Family or politics?

34 A new commandment I give to you, that you love one another: just as I have loved you, you also are to love one another. 35 By this all people will know that you are my disciples, if you have love for one another.” (John 13:34-35)

I’ve been called a few names in the past year. I’ve bene told that I’m stupid and gullible and that I’m compromising with the world.  The last example gives the game away, the insults have often come from those who would claim to be brothers and sisters in Christ. The context has of course been the pandemic and how we respond to it as churches.

Church leaders have had to make difficult decisions. Do we open the building or not? Do we protest a specific set of regulations? Would it even be right in some circumstances not to comply? If we do choose not to open a building then what can we do and what should we do to best obey the call of Scripture to gather together as God’s people.

Generally speaking, I’ve seen lots of examples of pastors and elders finding their way through things together. We don’t always agree. I know some very good friends who are adamant that you can’t call a zoom meeting a church service and that you can’t take communion at it.  However, though we disagree, we recognise it as a second order issue and we trust each others’ motives.

However, at the outer edges there has been some fraying. I’ve mentioned the name calling already. This has been encouraged by mega-church pastors choosing not just to disagree with their State but to frame their reasoning in terms of obedience to God versus worldly compromise.  I’ve also seen pastors who chose to defy lockdown regulations and open  then boast about how they’ve attracted people from other churches. They show no interest in helping people to get back to their home church.

Now, to be fair, the same people who fall out over lockdown are the same people who for years have been happy to launch tirades against the wider evangelical church demanding legalistic judgement whilst in at least one case conveniently forgetting the grace shown to them over a far more serious error.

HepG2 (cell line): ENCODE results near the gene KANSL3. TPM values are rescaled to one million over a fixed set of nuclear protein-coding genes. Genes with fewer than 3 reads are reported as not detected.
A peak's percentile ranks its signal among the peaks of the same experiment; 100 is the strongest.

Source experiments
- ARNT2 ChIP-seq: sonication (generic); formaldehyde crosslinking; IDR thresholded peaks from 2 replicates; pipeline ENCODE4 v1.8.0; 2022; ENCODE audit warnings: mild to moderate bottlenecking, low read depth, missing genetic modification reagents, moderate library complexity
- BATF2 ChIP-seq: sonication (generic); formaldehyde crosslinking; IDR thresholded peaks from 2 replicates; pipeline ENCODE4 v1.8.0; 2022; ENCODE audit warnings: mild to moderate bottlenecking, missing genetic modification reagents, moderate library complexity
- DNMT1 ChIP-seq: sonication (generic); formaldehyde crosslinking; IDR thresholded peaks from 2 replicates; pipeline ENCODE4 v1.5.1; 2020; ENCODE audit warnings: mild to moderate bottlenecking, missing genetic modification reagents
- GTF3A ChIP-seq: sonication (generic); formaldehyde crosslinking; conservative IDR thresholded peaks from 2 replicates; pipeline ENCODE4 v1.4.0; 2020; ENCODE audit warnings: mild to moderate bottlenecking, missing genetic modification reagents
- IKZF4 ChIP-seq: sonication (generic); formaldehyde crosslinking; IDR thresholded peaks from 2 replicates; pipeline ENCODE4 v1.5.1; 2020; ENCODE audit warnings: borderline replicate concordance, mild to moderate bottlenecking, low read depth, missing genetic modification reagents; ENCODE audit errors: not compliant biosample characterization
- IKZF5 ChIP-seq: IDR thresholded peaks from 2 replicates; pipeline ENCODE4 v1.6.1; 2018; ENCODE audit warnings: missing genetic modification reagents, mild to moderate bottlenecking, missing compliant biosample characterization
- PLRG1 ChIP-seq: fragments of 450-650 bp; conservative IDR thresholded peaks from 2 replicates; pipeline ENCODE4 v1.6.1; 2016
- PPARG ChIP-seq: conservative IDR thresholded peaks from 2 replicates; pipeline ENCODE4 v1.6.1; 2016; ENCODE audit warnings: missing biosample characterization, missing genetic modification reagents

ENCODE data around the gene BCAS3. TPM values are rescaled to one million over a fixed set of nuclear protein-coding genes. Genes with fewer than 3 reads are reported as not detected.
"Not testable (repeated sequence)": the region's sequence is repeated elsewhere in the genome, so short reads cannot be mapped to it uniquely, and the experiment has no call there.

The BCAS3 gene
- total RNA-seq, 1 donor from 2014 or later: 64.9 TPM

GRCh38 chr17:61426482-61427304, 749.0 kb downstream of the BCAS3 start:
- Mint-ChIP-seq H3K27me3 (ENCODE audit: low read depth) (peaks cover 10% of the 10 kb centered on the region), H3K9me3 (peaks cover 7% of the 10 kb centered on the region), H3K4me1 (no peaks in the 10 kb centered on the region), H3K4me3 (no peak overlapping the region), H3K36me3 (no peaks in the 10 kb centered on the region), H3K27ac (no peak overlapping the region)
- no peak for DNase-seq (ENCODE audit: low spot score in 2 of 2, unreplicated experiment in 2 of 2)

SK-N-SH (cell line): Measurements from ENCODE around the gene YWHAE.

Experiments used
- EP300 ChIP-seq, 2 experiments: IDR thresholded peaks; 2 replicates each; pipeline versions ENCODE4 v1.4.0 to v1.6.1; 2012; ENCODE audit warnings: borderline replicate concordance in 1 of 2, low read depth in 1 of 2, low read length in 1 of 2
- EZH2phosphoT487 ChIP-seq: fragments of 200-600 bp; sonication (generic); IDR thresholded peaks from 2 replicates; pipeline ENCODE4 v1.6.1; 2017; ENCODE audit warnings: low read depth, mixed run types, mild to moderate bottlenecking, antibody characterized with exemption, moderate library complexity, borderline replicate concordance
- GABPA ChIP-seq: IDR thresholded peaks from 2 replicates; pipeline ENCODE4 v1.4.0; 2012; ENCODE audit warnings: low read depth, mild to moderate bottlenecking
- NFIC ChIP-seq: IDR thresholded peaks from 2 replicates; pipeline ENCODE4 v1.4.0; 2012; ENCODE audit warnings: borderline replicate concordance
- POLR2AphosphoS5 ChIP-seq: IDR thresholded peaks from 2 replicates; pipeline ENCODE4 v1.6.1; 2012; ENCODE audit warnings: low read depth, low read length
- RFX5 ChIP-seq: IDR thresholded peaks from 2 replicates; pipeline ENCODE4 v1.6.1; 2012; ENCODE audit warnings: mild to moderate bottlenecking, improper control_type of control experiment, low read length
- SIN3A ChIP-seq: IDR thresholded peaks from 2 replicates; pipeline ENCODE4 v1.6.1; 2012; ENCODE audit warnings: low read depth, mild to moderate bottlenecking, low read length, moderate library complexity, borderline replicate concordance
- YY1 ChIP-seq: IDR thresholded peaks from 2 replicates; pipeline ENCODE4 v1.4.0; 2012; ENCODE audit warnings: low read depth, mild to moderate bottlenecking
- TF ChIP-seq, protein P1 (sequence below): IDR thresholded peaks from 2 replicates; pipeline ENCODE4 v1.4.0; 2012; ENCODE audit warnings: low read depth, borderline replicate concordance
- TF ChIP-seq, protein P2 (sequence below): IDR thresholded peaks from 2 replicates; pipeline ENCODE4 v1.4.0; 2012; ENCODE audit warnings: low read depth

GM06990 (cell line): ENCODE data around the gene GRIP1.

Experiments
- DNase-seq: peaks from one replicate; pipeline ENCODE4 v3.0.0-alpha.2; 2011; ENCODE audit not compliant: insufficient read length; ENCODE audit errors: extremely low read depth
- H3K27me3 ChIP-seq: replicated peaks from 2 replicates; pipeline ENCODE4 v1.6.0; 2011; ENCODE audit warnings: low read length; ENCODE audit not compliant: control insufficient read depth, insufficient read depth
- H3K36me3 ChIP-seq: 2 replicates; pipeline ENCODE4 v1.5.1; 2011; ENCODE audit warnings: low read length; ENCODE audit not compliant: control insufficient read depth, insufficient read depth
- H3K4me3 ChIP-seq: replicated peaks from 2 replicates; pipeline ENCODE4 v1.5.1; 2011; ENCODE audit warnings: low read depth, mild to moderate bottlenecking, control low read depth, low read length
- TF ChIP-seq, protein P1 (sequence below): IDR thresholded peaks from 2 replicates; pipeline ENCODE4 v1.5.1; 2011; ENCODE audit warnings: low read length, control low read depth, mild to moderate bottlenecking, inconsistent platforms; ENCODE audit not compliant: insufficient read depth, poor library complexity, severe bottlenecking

But we need to be 100% clear that this simply will not do. This is not how the body of Christ is meant to function. We are meant to be family. Our love for one another is meant to be a witness. To call your brother “fool” is according to Jesus in Matthew 5 serious sin.  Repentance is needed for this lack of love and care.

Too often at times, the dynamic has been no different to that seen in a recently leaked video of a parish council meeting on Zoom going to pot.

The video footage has bene described as the best British comedy in years. However for those involved any sense of fame will be overridden by a level of embarrassment. It is cringeworthy isn’t it? But what would people think or feel if our meetings, debates and conversations were made publicly available in the same way?

We are meant to be family not rival politicians

We need to be reminded again that fellow pastors and elders who love the Lord, His Word and the Gospel and are trying to make sense of how to pastor churches and reach out with the good news are not the enemy but our brothers and allies.